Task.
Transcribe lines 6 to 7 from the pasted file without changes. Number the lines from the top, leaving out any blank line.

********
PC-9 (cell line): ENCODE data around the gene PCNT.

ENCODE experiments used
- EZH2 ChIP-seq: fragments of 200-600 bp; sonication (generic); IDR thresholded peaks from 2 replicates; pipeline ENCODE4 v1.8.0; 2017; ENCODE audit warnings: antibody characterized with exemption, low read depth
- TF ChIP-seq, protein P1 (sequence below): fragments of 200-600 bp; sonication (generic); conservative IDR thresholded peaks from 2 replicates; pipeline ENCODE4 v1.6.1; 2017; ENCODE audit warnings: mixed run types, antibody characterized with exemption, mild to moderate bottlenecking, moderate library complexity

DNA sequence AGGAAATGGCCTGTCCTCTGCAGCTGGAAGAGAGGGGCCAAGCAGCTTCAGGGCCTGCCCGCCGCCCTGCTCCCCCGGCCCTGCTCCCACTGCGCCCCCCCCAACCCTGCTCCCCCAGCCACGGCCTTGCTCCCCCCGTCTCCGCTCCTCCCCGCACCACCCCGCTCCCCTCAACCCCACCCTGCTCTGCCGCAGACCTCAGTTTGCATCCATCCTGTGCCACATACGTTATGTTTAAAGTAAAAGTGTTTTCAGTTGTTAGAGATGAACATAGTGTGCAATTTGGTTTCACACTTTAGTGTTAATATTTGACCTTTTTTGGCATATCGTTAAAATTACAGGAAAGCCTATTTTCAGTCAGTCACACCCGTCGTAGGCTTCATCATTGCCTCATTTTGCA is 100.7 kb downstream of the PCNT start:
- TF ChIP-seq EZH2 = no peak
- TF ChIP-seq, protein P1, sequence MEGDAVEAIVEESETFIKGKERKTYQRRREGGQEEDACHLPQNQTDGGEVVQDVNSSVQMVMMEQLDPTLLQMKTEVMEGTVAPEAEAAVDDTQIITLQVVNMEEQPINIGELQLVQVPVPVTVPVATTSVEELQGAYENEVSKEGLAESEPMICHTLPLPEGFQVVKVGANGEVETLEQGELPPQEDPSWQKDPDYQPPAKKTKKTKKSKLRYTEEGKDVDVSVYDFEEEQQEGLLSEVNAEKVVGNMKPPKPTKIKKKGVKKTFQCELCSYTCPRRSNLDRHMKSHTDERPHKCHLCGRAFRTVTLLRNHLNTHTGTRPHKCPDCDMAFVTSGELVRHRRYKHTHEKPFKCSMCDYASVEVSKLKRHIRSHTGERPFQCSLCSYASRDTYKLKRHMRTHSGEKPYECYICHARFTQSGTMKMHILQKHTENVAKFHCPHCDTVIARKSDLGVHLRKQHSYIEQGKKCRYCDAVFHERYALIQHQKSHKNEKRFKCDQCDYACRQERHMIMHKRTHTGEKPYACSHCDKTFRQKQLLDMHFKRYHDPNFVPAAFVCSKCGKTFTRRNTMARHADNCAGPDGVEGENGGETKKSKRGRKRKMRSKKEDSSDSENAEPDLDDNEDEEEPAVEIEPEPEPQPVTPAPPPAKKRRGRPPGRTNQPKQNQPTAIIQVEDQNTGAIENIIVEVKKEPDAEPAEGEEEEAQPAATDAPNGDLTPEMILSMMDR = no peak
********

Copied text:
- TF ChIP-seq EZH2 = no peak
- TF ChIP-seq, protein P1, sequence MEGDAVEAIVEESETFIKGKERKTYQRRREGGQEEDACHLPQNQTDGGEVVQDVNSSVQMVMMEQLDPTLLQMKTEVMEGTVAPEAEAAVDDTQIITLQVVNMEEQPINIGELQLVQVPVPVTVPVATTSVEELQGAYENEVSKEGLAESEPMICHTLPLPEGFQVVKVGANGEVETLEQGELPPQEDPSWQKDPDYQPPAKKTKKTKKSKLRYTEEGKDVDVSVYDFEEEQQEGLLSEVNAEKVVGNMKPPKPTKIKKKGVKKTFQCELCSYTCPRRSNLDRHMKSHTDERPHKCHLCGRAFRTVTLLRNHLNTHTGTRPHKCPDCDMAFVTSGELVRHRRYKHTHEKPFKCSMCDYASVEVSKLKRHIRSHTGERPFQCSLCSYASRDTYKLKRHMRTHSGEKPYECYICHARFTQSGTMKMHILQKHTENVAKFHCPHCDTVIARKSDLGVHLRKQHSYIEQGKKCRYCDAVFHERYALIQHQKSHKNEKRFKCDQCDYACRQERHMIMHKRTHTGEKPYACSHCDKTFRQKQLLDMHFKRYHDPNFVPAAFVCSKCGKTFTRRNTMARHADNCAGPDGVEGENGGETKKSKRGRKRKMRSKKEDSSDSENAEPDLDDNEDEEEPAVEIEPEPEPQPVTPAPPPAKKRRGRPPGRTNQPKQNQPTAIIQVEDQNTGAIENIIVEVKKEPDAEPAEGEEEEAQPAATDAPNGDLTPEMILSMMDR = no peak